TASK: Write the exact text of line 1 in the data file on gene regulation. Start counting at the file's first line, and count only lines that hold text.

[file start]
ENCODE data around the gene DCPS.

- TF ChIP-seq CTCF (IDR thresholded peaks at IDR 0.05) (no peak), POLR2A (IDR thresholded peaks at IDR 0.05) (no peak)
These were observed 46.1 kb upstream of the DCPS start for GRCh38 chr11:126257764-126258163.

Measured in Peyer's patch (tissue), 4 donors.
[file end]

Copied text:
ENCODE data around the gene DCPS.